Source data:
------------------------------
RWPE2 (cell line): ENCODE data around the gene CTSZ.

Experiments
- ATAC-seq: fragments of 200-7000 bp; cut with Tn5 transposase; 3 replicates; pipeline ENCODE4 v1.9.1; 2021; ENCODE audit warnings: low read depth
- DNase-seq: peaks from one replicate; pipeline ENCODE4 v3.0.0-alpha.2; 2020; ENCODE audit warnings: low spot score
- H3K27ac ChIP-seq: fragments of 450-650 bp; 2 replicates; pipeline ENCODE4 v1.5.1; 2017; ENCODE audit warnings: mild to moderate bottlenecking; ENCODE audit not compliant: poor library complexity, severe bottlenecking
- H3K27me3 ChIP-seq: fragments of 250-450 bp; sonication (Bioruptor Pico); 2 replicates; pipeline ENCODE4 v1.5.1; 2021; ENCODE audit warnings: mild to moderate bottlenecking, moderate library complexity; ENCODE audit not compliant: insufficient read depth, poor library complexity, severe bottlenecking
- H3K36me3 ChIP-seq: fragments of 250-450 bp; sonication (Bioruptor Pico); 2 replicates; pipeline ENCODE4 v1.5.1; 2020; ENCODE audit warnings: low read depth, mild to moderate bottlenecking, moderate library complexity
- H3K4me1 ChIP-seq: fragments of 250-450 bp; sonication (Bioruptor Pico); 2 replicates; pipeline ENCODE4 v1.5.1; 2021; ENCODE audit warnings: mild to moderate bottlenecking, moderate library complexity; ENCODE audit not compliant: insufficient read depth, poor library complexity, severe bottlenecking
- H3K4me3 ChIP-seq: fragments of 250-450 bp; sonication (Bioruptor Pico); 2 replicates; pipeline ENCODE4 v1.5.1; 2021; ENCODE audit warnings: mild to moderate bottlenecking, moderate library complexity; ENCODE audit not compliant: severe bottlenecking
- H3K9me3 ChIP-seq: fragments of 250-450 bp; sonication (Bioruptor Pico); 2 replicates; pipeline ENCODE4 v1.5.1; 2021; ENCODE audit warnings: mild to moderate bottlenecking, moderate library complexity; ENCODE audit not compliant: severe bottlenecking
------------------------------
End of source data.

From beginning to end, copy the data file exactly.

RWPE2 (cell line): ENCODE data around the gene CTSZ.

Experiments
- ATAC-seq: fragments of 200-7000 bp; cut with Tn5 transposase; 3 replicates; pipeline ENCODE4 v1.9.1; 2021; ENCODE audit warnings: low read depth
- DNase-seq: peaks from one replicate; pipeline ENCODE4 v3.0.0-alpha.2; 2020; ENCODE audit warnings: low spot score
- H3K27ac ChIP-seq: fragments of 450-650 bp; 2 replicates; pipeline ENCODE4 v1.5.1; 2017; ENCODE audit warnings: mild to moderate bottlenecking; ENCODE audit not compliant: poor library complexity, severe bottlenecking
- H3K27me3 ChIP-seq: fragments of 250-450 bp; sonication (Bioruptor Pico); 2 replicates; pipeline ENCODE4 v1.5.1; 2021; ENCODE audit warnings: mild to moderate bottlenecking, moderate library complexity; ENCODE audit not compliant: insufficient read depth, poor library complexity, severe bottlenecking
- H3K36me3 ChIP-seq: fragments of 250-450 bp; sonication (Bioruptor Pico); 2 replicates; pipeline ENCODE4 v1.5.1; 2020; ENCODE audit warnings: low read depth, mild to moderate bottlenecking, moderate library complexity
- H3K4me1 ChIP-seq: fragments of 250-450 bp; sonication (Bioruptor Pico); 2 replicates; pipeline ENCODE4 v1.5.1; 2021; ENCODE audit warnings: mild to moderate bottlenecking, moderate library complexity; ENCODE audit not compliant: insufficient read depth, poor library complexity, severe bottlenecking
- H3K4me3 ChIP-seq: fragments of 250-450 bp; sonication (Bioruptor Pico); 2 replicates; pipeline ENCODE4 v1.5.1; 2021; ENCODE audit warnings: mild to moderate bottlenecking, moderate library complexity; ENCODE audit not compliant: severe bottlenecking
- H3K9me3 ChIP-seq: fragments of 250-450 bp; sonication (Bioruptor Pico); 2 replicates; pipeline ENCODE4 v1.5.1; 2021; ENCODE audit warnings: mild to moderate bottlenecking, moderate library complexity; ENCODE audit not compliant: severe bottlenecking